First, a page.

LAST WEEK, the Advertising Standards Authority of Ireland ruled in favour of a developer which used the absence of any social or affordable housing as a selling point for a development in Dublin. But statements like this merely encourage social segregation, argues Donal McManus of the Irish Council for Social Housing.
THE PROMOTION OF social housing in Ireland has always been a challenge in a country with one of the highest levels of homeownership in the world. This is despite the fact that many hundreds of thousands of families may have started off in social housing.
The recent ruling by the Advertising Standards Authority of Ireland (ASAI) on a private housing development – whose advertising championed the absence of social and affordable housing within – makes that job more difficult. Housing consumers don’t need to be highly nuanced to understand the underlying message in any promotional literature which uses the absence of social and affordable housing as a key attraction to make the place ‘an exceptional place to live’.
This sort of persuasive advertising is designed to appeal to the emotions of a nation which was consumed by home ownership at any price, and relegates people living in social and affordable housing as having less value. Irish society is currently paying the price both financially and socially for home ownership overload, and is having to introduce housing policies to mop up its failures. Thousands of households with mortgage arrears, unfinished estates and vacant properties built for owner-occupiers as well some poorly constructed homes are the legacy of this
Since 2000, planning legislation (known as part V) allowed local authorities the power to set aside up to 20 per cent of new residential developments, over a certain size, for social and affordable housing. Amendments in 2002 allowed other options for developers to comply with part V. In addition to providing new social and affordable homes on site, they could offer cash or land in lieu of completed units.
The ASAI found that promotional material for housing developments can contain the information that there is no social and affordable housing, if that is truly the case.
But if private investors buy properties in private developments, how do you guarantee to other owners that some of those units would not be rented in future to those in need of social housing? Would there be a stipulation in any advertising literature that only true homeowners will be considered for sale? Are bodies like the ASAI going to police this to ensure that this is factually true over the long-term?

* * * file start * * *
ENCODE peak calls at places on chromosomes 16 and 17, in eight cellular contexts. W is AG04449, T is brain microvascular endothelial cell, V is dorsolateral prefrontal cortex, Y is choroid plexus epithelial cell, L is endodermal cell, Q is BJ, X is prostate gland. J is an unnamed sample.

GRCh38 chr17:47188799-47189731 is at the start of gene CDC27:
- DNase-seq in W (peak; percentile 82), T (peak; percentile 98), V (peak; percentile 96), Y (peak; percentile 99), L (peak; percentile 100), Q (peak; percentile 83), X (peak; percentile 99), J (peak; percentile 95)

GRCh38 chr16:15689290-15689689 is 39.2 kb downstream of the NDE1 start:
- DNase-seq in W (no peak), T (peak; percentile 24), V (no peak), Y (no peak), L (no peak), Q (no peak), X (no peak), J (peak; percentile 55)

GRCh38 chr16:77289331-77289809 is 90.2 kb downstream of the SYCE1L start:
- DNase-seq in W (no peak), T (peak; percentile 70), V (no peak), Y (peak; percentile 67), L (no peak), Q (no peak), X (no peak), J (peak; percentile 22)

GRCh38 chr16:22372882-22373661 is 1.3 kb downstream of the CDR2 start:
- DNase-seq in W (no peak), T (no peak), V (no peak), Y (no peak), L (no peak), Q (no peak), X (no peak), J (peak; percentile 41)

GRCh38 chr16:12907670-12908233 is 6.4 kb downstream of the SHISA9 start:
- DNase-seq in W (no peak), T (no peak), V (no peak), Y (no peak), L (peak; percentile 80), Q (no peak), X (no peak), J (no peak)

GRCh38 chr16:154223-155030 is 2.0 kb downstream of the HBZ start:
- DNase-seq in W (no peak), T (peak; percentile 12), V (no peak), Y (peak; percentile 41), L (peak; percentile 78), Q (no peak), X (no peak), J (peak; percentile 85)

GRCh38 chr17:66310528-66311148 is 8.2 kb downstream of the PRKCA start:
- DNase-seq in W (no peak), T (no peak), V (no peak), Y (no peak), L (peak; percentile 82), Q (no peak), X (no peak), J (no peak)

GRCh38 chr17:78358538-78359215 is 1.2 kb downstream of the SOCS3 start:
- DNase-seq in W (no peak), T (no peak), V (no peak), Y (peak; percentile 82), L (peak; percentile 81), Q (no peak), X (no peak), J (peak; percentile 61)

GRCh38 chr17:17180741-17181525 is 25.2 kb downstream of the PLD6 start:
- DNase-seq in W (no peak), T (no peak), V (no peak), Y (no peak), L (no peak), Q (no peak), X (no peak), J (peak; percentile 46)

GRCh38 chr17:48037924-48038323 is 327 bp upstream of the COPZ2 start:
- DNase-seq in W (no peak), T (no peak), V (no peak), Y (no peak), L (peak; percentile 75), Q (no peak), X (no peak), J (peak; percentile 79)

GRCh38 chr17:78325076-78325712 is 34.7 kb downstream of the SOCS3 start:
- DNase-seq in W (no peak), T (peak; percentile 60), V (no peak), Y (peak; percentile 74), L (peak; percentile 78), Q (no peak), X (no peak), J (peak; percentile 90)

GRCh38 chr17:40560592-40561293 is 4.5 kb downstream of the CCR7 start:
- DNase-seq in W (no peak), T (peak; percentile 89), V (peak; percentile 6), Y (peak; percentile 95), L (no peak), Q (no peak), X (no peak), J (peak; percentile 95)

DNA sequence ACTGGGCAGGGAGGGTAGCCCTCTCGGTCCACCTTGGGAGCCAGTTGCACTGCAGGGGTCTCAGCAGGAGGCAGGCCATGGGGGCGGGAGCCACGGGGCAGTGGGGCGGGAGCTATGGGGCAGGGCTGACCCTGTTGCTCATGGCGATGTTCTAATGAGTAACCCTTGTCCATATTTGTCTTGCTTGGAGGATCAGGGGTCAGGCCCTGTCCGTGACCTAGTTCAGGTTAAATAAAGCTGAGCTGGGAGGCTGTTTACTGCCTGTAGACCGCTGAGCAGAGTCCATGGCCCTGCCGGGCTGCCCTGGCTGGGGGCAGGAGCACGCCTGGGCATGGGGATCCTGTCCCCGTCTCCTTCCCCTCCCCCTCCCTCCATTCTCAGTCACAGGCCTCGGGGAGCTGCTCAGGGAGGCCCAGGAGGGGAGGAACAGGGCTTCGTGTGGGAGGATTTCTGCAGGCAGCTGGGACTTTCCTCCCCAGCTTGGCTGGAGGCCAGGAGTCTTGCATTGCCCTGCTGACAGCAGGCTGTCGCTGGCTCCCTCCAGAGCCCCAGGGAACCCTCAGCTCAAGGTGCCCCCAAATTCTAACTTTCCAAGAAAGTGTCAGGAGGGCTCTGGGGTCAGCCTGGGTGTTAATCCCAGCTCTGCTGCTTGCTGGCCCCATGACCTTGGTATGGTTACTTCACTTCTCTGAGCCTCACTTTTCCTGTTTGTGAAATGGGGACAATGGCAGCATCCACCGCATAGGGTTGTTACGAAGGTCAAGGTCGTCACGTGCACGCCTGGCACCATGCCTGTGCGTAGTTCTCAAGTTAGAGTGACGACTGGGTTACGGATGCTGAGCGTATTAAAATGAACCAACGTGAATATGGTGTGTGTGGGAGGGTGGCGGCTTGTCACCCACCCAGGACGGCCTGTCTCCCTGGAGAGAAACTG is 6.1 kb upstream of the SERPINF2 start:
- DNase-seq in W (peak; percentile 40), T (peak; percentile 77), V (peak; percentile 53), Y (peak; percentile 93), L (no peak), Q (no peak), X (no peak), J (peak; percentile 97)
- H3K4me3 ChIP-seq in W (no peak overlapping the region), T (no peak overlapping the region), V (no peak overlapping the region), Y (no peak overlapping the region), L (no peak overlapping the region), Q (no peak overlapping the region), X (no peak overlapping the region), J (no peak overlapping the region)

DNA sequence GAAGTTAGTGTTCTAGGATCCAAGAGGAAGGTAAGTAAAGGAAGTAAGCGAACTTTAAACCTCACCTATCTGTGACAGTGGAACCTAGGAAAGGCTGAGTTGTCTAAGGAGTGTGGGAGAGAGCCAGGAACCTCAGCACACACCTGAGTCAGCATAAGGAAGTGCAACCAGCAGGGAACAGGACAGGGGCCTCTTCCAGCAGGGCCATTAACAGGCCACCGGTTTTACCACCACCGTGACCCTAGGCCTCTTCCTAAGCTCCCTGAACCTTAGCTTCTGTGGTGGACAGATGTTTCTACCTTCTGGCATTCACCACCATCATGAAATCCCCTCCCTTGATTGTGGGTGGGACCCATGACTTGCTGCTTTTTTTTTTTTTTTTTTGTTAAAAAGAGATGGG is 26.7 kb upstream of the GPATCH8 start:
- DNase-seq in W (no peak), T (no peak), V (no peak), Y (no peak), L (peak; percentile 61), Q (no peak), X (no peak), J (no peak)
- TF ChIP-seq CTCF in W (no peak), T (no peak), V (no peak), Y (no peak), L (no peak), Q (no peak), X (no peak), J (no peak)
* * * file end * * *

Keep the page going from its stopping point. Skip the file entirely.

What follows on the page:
The 2000 Planning and Development Act had worthy societal aims in reforming the planning system, including the objective to counteract social segregation. However, the construction industry had a strong aversion to implementing part V – particularly the option of providing units on the same site with private homeowners. And the part V process itself was rather too clunky to be able to deliver social and affordable units in a timely manner on a significant scale. The provision of cash may have become the dominant option in lieu of social and affordable units provided on site.
However, there have been a number of fine examples where developers have worked in partnership with housing associations and local authorities to create high quality mixed tenure communities. This should have been the norm, not the exception – especially now when we have the highest ever demand for social housing in the aftermath of a housing crash.
A challenge for the future would be for the housing industry to develop and promote a product such as a mixed tenure sustainable community. The days of monolithic social or indeed private housing developments should be at an end.
Although the number of new housing developments may be limited in the coming years, we want to avoid any resonances of a ‘no blacks, no dogs, and no Irish’ approach in housing delivery – and responsible advertising has a key role in this respect. Government policy has been to counteract social segregation, and there should not be mixed messages that condone it.
Donal McManus is executive director of the Irish Council for Social Housing.